Buy only “hormone free” meat? Farmer says don’t be fooled by deceptive labels

| December 5, 2016
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I’m a mom, a grandma and a farmer. I’m also a consumer and buy most of my food at my local grocery store. I’m grateful for the safest food supply in human history, and glad that there are rules in place that ensure its safety, and regulate label claims so that they are truthful and accurate. However, as I make my way around the store I see many labels appearing more and more that bend the truth or perhaps are even outright deceptive. We are seeing this more and more.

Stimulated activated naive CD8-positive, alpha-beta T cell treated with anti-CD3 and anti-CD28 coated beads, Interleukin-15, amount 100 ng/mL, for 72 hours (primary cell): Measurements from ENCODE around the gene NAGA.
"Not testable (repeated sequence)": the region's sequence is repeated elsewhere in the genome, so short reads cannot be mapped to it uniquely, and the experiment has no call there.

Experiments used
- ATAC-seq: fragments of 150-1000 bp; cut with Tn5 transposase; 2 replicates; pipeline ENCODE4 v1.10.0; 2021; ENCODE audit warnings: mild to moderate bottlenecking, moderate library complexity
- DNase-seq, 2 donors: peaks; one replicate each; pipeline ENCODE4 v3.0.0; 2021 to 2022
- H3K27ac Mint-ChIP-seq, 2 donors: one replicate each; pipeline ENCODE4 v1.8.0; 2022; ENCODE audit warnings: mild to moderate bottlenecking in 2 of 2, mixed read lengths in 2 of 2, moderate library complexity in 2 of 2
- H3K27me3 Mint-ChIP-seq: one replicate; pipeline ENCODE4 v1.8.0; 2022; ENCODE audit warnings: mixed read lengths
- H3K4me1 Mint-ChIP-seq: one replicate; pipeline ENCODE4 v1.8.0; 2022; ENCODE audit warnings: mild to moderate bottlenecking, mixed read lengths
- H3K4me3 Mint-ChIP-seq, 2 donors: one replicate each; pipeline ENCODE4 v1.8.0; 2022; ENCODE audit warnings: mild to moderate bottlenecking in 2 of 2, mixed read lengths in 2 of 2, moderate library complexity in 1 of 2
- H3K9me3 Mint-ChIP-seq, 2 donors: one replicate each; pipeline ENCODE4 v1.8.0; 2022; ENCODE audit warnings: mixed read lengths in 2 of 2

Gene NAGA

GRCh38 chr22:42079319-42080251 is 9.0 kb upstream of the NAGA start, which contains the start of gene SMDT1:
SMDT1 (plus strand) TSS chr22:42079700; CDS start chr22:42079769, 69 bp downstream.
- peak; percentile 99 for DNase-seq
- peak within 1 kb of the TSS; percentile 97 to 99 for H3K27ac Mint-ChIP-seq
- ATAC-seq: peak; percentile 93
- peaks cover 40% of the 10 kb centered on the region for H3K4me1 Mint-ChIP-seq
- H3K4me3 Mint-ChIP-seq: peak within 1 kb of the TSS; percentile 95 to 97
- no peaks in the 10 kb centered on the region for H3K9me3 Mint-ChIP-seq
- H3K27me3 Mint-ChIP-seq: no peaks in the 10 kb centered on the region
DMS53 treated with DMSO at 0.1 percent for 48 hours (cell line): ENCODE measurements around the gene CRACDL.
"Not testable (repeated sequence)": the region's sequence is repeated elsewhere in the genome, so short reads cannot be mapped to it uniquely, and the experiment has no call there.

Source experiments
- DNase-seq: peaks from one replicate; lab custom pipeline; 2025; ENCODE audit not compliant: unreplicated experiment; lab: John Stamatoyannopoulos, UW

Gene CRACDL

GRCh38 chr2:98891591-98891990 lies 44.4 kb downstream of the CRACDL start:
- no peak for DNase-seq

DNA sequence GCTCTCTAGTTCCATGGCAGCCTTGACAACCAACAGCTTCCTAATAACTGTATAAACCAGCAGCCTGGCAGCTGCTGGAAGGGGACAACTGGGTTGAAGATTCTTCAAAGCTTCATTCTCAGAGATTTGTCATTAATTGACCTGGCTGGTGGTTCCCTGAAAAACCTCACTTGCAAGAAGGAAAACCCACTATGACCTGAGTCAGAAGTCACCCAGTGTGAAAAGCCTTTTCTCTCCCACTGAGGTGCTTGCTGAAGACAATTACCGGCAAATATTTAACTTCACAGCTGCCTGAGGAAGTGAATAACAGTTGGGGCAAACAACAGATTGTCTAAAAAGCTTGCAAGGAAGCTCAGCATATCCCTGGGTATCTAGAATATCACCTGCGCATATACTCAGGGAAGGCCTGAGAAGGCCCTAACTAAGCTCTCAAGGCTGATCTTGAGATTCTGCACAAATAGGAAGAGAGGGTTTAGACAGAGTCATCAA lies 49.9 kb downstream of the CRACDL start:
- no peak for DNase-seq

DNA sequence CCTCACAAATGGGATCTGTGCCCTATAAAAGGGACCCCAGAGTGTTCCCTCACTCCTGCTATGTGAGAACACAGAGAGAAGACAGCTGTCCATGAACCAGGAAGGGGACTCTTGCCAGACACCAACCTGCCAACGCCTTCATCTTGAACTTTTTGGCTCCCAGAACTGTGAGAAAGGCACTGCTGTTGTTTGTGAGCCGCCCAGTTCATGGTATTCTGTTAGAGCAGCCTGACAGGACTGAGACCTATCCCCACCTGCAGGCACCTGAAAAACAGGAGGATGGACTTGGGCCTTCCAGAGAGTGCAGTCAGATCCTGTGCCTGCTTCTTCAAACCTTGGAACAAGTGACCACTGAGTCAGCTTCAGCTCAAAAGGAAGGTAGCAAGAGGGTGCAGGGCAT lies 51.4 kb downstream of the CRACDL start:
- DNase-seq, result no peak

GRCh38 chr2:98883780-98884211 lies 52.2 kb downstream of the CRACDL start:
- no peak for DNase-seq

The labels that irk me the most are those on meat that mention hormones. The misleading dsc_0076information and innuendos create needless fear and mistrust for consumers purchasing meat. I know
this because of conversations I’ve had with my fellow shoppers. I know this because I raise the animals.

I also volunteer alongside a group of other farm women with a group called CommonGround. The group includes members from all over the United States and represents family farms of all sizes and types. The South Dakota gals I volunteer with focus on activities that allow us to visit with consumers about food and farming topics. We attend expos, conferences and participate in Farm to Fork dinners.